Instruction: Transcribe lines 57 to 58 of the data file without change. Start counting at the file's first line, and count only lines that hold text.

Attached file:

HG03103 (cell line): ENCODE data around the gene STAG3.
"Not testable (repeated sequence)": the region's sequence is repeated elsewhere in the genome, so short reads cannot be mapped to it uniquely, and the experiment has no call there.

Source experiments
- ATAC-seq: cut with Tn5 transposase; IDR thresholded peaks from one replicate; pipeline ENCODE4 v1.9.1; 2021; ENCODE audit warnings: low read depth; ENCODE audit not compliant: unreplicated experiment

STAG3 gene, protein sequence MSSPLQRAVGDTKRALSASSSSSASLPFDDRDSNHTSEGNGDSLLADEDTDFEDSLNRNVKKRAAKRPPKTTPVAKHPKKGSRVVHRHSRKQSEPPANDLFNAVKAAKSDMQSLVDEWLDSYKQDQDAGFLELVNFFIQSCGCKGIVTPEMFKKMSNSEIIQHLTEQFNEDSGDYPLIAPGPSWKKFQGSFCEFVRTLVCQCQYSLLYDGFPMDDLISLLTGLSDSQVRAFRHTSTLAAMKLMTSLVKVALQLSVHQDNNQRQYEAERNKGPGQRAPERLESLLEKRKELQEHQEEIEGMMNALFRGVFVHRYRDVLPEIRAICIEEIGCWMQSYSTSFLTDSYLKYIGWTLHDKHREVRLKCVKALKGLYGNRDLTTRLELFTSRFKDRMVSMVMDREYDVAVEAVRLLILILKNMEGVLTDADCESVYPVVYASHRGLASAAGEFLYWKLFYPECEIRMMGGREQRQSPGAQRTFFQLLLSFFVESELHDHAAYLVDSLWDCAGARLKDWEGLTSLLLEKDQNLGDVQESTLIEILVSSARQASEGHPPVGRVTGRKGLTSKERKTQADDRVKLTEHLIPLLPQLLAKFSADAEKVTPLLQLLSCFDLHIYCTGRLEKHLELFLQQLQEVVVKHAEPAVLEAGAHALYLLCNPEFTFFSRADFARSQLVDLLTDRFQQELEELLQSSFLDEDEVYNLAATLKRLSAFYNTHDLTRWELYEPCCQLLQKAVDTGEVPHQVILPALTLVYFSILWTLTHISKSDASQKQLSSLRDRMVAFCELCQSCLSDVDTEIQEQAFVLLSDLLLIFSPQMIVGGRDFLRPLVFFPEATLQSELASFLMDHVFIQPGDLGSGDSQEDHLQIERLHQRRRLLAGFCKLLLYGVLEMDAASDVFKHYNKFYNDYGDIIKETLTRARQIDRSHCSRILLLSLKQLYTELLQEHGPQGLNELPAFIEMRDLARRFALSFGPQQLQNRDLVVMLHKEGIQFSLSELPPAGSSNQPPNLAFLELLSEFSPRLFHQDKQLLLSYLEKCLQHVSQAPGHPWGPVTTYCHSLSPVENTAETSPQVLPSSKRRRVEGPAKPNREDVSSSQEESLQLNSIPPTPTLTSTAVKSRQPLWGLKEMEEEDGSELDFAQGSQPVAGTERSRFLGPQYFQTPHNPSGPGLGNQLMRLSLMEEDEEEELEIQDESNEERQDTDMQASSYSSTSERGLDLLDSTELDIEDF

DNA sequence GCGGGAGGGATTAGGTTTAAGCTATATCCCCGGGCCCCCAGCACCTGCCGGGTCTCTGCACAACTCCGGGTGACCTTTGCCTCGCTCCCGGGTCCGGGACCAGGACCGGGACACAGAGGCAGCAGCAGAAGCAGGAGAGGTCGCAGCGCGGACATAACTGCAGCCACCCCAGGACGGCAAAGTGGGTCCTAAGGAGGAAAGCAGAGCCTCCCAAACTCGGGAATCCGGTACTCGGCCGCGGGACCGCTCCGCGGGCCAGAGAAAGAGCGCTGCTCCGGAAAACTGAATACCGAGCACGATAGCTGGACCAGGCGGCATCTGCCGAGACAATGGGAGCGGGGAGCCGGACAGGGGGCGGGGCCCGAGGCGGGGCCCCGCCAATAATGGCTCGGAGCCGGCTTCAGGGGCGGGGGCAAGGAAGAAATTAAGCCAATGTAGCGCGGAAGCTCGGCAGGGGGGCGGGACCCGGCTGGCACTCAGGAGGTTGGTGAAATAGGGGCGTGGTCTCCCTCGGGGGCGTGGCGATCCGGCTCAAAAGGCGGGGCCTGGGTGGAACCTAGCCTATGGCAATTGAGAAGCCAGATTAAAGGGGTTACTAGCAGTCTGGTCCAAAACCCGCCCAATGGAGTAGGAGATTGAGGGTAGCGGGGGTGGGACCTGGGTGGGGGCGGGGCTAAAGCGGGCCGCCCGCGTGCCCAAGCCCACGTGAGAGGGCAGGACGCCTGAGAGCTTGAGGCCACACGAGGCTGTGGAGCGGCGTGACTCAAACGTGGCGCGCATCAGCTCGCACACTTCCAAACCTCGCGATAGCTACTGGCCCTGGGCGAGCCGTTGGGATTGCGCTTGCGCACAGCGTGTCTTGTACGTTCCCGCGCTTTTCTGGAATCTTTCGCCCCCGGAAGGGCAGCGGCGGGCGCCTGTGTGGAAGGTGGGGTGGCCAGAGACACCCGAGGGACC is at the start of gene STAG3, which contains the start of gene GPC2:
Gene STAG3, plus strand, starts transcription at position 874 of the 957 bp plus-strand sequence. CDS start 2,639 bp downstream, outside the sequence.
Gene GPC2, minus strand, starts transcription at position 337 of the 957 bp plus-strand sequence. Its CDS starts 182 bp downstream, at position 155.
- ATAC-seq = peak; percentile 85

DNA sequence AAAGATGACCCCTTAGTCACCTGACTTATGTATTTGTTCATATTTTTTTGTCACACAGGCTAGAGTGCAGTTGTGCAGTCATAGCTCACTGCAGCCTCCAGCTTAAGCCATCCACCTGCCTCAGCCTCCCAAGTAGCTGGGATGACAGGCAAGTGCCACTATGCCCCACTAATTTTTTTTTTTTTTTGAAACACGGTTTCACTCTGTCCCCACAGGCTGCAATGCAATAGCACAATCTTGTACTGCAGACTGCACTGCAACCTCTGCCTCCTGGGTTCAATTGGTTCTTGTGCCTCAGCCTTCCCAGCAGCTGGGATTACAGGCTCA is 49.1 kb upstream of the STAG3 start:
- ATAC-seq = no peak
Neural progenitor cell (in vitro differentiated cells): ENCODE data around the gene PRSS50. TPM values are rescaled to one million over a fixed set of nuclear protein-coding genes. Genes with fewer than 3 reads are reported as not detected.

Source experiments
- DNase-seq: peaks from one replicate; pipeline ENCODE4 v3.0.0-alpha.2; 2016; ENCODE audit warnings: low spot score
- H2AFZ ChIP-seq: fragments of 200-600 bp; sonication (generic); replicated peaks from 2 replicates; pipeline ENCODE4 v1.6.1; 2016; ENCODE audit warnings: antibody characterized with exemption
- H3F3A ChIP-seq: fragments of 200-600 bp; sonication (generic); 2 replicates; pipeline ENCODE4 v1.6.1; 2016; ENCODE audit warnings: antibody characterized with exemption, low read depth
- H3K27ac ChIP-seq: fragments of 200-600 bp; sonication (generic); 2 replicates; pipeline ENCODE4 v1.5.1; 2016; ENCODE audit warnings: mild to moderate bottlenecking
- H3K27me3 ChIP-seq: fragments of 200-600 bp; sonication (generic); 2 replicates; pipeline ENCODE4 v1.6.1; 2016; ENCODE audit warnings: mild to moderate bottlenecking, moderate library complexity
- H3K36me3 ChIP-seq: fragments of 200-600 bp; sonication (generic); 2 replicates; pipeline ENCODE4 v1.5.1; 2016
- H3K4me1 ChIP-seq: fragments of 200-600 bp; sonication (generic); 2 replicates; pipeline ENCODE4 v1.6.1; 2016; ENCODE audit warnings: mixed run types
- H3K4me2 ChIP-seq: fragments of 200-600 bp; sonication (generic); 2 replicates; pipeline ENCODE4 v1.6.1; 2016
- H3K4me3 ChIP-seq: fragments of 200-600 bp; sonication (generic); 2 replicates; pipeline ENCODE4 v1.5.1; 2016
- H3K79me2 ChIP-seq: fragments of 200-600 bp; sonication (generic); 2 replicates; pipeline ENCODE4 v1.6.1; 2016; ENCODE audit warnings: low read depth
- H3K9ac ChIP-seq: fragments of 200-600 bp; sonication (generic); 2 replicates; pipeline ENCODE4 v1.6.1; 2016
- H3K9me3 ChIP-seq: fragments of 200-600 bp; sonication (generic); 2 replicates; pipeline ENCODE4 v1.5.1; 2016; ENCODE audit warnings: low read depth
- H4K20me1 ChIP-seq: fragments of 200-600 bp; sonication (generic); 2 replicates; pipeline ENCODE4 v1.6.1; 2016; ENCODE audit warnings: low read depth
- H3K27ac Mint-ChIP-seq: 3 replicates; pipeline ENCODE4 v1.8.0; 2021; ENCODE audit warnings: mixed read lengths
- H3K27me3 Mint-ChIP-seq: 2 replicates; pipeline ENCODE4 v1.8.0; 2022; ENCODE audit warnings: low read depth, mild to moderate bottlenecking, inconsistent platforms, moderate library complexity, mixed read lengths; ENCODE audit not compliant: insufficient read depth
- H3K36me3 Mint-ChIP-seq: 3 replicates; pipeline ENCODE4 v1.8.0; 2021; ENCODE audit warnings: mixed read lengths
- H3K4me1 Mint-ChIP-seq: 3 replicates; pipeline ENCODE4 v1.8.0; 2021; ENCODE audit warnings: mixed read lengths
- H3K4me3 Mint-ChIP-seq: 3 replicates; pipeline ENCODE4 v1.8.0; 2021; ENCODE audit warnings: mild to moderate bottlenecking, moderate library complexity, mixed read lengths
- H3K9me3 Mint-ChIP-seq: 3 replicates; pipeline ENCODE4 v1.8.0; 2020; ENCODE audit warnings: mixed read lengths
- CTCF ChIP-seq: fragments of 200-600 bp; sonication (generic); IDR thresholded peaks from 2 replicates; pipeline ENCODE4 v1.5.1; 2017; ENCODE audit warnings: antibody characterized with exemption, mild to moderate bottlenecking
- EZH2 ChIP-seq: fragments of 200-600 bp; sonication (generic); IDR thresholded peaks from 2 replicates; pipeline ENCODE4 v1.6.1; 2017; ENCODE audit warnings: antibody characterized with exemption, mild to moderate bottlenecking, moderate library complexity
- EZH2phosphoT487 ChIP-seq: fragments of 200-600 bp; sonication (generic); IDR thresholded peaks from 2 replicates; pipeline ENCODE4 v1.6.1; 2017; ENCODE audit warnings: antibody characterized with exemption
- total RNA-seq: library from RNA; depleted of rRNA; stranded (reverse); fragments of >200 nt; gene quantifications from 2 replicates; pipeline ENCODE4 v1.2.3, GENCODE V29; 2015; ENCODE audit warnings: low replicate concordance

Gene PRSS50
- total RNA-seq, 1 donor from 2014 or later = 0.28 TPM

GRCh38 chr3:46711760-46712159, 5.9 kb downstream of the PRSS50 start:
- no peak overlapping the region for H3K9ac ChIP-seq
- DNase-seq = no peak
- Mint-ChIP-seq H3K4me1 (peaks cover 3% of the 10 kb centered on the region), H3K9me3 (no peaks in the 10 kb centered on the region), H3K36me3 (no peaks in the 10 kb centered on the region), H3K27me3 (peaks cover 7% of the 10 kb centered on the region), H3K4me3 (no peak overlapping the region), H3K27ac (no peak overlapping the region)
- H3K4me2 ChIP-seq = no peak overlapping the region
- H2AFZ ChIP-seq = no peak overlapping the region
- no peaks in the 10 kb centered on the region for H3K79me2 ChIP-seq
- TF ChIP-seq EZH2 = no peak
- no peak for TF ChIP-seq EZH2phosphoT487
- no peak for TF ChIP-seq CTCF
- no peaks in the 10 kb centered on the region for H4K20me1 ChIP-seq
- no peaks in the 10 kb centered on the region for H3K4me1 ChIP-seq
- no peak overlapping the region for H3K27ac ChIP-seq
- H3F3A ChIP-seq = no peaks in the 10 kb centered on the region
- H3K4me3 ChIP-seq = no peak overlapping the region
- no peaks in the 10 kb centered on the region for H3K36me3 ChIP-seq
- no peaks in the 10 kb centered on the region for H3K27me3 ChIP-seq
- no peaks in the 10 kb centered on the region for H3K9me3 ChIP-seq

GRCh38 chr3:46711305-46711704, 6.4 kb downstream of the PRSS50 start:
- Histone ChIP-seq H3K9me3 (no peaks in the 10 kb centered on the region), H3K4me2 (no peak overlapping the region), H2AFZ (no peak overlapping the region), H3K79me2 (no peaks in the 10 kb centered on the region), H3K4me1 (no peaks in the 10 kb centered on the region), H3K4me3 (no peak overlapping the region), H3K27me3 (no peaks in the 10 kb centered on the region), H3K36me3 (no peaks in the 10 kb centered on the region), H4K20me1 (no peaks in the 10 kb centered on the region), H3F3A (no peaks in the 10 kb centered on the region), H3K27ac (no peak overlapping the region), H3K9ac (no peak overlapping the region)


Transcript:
GRCh38 chr3:46711305-46711704, 6.4 kb downstream of the PRSS50 start:
- Histone ChIP-seq H3K9me3 (no peaks in the 10 kb centered on the region), H3K4me2 (no peak overlapping the region), H2AFZ (no peak overlapping the region), H3K79me2 (no peaks in the 10 kb centered on the region), H3K4me1 (no peaks in the 10 kb centered on the region), H3K4me3 (no peak overlapping the region), H3K27me3 (no peaks in the 10 kb centered on the region), H3K36me3 (no peaks in the 10 kb centered on the region), H4K20me1 (no peaks in the 10 kb centered on the region), H3F3A (no peaks in the 10 kb centered on the region), H3K27ac (no peak overlapping the region), H3K9ac (no peak overlapping the region)